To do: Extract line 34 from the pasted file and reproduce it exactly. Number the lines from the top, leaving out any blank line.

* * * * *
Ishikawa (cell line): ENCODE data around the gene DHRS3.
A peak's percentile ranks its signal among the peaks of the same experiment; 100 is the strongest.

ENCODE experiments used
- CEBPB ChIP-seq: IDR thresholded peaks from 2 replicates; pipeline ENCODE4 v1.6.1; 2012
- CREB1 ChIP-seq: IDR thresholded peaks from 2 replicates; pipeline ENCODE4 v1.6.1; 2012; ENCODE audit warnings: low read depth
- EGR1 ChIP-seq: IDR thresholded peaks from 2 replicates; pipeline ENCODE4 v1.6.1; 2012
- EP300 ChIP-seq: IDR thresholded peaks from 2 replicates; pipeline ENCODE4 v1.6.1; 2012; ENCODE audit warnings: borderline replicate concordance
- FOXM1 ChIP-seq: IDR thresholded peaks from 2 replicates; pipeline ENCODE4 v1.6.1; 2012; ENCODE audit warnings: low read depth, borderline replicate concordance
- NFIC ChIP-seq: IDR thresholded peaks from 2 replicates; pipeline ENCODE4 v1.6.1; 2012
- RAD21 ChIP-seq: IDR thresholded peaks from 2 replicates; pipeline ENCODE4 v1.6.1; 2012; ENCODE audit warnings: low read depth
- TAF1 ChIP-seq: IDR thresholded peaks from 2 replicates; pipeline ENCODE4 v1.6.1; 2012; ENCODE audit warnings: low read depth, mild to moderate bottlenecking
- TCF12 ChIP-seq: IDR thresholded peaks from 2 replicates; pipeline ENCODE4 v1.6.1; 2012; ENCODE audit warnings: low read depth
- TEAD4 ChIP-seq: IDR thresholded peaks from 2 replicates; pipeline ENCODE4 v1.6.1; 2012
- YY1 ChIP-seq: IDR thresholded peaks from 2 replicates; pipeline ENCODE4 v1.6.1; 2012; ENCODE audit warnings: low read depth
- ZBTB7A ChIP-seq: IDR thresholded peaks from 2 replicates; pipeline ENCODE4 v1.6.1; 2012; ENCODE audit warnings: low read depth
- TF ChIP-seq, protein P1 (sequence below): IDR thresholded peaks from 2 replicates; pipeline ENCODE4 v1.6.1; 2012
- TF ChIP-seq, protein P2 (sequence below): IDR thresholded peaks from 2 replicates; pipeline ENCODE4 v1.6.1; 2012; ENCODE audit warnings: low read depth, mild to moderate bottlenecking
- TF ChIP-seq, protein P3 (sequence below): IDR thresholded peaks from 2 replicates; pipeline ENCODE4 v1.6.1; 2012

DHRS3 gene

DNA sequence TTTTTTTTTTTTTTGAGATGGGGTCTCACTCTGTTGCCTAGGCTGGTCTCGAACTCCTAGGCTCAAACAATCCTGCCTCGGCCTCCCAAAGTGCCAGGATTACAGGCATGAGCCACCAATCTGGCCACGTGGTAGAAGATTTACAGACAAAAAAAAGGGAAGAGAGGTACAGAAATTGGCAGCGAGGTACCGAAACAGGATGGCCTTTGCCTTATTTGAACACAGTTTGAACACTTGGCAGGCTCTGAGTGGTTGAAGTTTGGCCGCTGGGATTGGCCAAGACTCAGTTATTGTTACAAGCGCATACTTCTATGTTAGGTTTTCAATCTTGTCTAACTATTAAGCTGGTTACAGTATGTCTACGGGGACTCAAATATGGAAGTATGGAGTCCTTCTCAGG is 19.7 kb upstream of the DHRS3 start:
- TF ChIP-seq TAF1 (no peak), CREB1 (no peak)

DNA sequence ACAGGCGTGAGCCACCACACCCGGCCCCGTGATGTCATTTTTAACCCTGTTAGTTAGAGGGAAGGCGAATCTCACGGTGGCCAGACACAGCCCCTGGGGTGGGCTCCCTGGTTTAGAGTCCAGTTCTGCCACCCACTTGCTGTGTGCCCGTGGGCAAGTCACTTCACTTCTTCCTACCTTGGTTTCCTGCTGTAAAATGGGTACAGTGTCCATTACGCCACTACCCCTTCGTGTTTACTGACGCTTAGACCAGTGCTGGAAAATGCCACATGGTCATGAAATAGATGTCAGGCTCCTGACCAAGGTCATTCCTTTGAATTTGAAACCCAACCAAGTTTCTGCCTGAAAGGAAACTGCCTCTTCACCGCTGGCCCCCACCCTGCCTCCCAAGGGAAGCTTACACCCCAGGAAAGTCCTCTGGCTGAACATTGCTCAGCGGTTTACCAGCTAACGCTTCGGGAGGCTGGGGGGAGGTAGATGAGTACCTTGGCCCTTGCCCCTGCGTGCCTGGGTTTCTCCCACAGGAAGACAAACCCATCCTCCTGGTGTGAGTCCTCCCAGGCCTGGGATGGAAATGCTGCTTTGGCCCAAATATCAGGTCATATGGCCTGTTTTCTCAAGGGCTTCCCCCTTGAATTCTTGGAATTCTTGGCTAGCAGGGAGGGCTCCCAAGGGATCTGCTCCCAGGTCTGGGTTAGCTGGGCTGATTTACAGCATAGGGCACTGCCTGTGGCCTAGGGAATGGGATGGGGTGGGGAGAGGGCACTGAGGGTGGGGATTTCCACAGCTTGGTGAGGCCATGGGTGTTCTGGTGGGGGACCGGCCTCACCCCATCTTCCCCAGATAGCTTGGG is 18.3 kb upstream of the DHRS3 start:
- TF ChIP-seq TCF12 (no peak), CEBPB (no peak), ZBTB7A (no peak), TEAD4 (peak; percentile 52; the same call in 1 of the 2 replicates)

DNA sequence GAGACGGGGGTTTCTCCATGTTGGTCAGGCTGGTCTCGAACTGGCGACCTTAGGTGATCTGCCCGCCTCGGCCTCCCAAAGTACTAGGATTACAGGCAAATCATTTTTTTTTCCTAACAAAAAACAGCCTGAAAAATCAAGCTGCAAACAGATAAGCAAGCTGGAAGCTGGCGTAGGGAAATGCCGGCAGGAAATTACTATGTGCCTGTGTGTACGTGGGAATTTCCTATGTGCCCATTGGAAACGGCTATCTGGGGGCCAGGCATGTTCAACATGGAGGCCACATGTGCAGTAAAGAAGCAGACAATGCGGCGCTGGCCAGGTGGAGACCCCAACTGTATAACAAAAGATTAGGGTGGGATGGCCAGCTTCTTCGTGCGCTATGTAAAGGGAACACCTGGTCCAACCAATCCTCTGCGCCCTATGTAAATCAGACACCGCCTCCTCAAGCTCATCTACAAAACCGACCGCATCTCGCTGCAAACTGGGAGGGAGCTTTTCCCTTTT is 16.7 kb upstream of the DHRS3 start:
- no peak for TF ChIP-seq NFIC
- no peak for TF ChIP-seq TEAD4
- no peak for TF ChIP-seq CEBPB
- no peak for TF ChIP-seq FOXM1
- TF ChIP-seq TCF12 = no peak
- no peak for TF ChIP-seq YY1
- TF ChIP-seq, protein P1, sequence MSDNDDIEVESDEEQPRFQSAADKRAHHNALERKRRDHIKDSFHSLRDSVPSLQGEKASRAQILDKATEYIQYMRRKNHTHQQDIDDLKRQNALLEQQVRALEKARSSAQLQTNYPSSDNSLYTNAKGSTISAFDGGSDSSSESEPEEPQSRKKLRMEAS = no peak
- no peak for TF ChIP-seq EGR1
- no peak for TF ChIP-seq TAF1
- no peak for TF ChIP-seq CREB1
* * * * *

- no peak for TF ChIP-seq CREB1